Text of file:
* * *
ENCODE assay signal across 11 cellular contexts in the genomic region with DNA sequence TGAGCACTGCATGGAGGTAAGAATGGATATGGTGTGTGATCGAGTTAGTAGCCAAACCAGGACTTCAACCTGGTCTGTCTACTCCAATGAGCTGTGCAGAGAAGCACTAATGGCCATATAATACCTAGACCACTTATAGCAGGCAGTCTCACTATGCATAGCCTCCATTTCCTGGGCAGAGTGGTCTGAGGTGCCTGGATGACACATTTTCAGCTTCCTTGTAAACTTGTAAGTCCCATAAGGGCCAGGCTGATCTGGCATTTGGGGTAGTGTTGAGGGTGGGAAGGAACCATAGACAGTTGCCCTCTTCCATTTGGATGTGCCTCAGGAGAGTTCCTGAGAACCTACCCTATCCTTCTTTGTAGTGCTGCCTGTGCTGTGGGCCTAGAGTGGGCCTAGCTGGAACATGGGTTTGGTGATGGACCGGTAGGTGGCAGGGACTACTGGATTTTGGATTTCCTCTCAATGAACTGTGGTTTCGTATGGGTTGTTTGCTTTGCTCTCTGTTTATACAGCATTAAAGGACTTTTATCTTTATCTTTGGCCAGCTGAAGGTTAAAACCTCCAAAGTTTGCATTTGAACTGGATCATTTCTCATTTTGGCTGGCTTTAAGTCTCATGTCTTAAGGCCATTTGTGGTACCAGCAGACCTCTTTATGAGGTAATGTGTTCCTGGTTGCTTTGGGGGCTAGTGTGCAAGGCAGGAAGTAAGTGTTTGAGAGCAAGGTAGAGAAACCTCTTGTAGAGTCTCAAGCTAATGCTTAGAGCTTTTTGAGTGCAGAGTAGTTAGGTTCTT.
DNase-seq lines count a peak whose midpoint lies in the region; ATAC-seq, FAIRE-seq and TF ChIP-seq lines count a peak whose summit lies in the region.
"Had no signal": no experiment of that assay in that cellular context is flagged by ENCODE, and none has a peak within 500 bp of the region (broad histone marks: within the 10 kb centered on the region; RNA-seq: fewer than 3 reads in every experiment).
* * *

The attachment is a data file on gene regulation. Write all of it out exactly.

ENCODE assay signal across 11 cellular contexts in the genomic region with DNA sequence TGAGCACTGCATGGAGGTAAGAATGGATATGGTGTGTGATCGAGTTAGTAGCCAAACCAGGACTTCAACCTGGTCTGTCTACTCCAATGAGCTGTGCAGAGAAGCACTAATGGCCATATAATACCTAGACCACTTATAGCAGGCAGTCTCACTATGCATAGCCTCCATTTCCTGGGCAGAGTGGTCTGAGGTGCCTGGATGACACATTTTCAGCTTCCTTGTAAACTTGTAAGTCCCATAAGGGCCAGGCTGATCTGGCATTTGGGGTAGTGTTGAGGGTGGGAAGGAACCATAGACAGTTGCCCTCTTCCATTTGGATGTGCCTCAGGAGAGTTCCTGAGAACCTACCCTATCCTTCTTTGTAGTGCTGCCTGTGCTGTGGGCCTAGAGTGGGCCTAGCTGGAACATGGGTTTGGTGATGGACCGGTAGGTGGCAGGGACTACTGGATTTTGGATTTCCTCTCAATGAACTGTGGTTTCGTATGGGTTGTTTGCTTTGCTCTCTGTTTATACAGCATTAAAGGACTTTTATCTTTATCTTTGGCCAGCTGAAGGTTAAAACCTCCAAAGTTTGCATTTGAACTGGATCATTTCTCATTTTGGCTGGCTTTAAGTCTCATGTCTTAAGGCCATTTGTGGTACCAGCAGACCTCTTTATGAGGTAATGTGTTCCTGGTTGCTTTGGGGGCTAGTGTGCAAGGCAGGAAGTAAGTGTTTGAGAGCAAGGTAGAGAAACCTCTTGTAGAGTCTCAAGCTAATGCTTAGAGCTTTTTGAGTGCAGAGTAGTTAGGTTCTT.
DNase-seq lines count a peak whose midpoint lies in the region; ATAC-seq, FAIRE-seq and TF ChIP-seq lines count a peak whose summit lies in the region.
"Had no signal": no experiment of that assay in that cellular context is flagged by ENCODE, and none has a peak within 500 bp of the region (broad histone marks: within the 10 kb centered on the region; RNA-seq: fewer than 3 reads in every experiment).